Baseball fans are familiar with the heroic story of Jackie Robinson’s breaking the color barrier to become the first African American to play in the major leagues. Robinson deserves great credit for not only his outstanding play on the baseball diamond, but also his courageous stamina in facing terrible racial slurs in nearly every city his Brooklyn Dodgers played in during that memorable 1947 season.
It is important to remember Jackie Robinson’s contribution to professional sports. But we must not forget all the other black players who faced similar discrimination as they broke the racial barrier at all stages of their careers and in most parts of the country.
Sad to say, many towns in New Mexico were guilty of mistreating minority ball players in the professional and amateur ranks. The West Texas-New Mexico League, for example, had a rule that no more than four “Negro” players could play on each team in that minor league organization. Latino players from Central America and the Caribbean were counted as Negroes.
Future Hall of Fame outfielder Wilver “Willie” Stargell played his first professional season for the Roswell Pirates, one of eight teams in the West Texas-New Mexico League. Raised in northern California, Stargell had never experienced deep-seated racial discrimination until that 1959 season.
Treated as equals on the field, 19-year-old Stargell and his fellow black and Latino players excelled in games, but faced segregation in every part of their lives off the field. In his words, “racism was with us every minute of the day.”
Segregation was bad in Roswell but worse when the Pirates played on the road. Black players were banned from staying in “white” hotels or motels. As he recalled in his autobiography, Stargell roomed in a black woman’s house when the Pirates played in Artesia. Breeding fish worms inside her house, the woman kept her residence completely dark and boarded up, preventing any kind of air circulation or light.
Stargell and his fellow black and Latino players stayed outside as long as they could until fatigue finally drove them inside to try to sleep in the hot, stale air each night.
Black and Latino players were not allowed to eat in white restaurants in Roswell or elsewhere in the league. Stargell either ate in the segregated restaurants’ kitchens or on the bus if white players took him leftovers from their meals. Stargell eventually brought his own food, although items such as canned Spam did not make for the healthiest diet for young athletes on long bus trips. By the end of the season, Stargell had lost 20 pounds and not even his mother could recognize him when he returned home.
Fans at ball parks were often brutal, crying out racial slurs of all kinds. Stargell was particularly shaken when he heard such slurs coming from the black section of some ballparks.
In his most traumatic incident of the 1959 season, the Pirates were playing in Plainsview, Texas, and Stargell was rooming in a house in the black section of town. The young player was walking across town to the baseball field when a white man jumped out from around a corner and pointed a double-barrel shotgun at him. Pressing the barrels against Stargell’s forehead, the man threatened him, “N–, if you play tonight, I’ll blow your brains out.”
Stargell recognized this incident as the defining moment of his life. He could let this racist tormentor keep him from playing ball and reaching his goal of reaching the big leagues. Or he could defy this bully and refuse to allow hate and prejudice stand in his way.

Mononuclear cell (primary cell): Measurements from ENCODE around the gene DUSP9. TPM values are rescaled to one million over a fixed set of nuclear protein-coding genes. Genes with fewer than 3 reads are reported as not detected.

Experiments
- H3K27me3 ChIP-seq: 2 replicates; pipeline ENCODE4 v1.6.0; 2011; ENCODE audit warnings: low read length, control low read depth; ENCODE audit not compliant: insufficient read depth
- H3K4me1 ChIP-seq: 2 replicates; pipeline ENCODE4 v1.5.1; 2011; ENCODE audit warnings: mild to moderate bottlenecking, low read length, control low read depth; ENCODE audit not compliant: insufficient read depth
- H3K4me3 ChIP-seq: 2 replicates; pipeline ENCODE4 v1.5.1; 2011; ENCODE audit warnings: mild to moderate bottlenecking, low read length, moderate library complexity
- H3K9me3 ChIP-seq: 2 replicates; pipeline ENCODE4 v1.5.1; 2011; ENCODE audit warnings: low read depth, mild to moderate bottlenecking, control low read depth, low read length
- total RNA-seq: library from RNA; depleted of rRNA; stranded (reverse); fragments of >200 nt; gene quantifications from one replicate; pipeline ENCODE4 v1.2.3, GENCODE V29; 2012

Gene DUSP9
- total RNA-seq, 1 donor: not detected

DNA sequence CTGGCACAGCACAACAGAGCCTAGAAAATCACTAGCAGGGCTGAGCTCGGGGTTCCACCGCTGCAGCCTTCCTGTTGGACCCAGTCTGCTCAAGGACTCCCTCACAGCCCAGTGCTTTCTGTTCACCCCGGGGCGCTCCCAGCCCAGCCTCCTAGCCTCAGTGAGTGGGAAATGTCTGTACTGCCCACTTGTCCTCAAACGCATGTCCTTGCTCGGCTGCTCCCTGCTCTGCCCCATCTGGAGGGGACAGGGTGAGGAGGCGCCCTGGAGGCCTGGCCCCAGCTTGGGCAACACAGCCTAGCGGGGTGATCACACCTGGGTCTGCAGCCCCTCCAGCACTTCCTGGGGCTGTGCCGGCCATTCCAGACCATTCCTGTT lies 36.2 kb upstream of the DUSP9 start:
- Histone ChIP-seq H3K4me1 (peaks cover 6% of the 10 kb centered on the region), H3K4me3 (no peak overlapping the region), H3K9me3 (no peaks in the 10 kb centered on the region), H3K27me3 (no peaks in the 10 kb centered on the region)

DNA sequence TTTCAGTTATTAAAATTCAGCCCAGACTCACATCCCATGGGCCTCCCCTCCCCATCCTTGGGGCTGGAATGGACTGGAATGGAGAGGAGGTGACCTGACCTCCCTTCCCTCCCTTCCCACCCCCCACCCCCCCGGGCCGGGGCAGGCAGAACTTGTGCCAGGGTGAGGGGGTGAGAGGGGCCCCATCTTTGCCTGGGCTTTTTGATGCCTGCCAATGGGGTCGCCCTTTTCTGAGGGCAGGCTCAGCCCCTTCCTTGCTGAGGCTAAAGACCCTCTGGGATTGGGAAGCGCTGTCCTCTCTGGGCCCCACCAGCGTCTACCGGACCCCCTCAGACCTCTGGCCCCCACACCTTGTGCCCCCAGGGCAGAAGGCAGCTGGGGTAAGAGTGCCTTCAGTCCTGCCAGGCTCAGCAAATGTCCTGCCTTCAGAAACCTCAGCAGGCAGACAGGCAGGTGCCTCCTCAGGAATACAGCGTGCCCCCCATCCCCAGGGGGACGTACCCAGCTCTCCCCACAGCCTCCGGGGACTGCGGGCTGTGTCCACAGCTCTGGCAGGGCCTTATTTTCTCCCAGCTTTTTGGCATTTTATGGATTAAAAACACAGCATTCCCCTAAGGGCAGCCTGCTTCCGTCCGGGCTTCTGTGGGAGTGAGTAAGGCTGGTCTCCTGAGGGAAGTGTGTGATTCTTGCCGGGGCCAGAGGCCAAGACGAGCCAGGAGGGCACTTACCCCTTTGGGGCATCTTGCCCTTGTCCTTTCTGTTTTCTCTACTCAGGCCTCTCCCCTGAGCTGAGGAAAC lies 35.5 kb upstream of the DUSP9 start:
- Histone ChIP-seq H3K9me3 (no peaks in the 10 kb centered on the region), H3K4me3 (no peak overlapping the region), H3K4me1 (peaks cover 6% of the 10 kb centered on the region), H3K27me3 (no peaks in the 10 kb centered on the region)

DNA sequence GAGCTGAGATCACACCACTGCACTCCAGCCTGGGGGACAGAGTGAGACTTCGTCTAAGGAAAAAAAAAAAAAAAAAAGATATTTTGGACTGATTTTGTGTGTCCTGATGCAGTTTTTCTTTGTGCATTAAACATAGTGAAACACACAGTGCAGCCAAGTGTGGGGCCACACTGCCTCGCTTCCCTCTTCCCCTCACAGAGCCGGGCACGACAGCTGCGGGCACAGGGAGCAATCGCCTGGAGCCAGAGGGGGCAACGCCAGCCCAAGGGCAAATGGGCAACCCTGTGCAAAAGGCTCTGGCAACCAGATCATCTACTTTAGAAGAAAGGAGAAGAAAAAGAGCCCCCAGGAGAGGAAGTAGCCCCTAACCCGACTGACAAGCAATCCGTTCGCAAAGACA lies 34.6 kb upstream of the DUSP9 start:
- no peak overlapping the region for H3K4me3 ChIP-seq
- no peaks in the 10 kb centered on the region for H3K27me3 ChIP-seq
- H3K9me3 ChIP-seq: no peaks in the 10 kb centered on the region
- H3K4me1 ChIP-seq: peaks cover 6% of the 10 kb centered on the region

Stargell chose to play that night and on every other night his name appeared on his manager’s lineup card. By 1962, he had made it to the Pittsburgh Pirates’ major league lineup, where he played for the next 21 years, hitting 475 home runs and becoming one of the most-liked and admired players in the game.
Willie Stargell was not the only athlete to experience discrimination in New Mexico. In 1952, the Albuquerque Dukes had two players ready to become the first black men to play on the team. Apparently, one could not handle the intense pressure. The Dukes released Joe Wiley for “nervousness and lack of experience” just a week after the season began. The other black player, Herbie Simpson, managed to bear the stress and became a star until injuries shortened his baseball career.
Even the Harlem Globetrotters, a world-famous all-black basketball team, faced segregation when they performed in towns such as Roswell in the 1950s and 1960s. Capacity crowds paid good money to see the Globetrotters play ball at the Roswell High School gym, but team members were refused service when they entered local restaurants and other public facilities.
Hispanic players had similar experiences, especially in southeastern New Mexico, a region often called “Little Texas.” Many businesses hung signs in their windows, reading, “No Dogs, Negroes or Mexicans.” Hispanic high school basketball players remember being barred from restaurants, although their fellow white players often refused to eat at such establishments unless their Hispanic friends could eat there, too.
Examples of racism could fill many volumes. One small column on the eve of Martin Luther King Jr. Day is barely adequate to remind us of what has happened in the past. But the best way to ensure that horrible practices in history are not repeated is to study the past, teach inclusiveness and vow never to allow such behavior to occur again.
(The 26th annual celebration and Remembrance of Dr. Martin Luther King Jr. Community Solidarity and Candlelight Vigil will be held at 6 p.m., Monday, Jan. 21, at the Heart of Belen Gazebo on Main Street and Becker Avenue. The event is sponsored by the city of Belen’s Dr. Martin Luther King Jr. Mutli-Cultural Commission. Please remember and try to abide by our commission’s motto: Living the Dream; Let Freedom Ring; Building Bridges for Unity and Understanding.)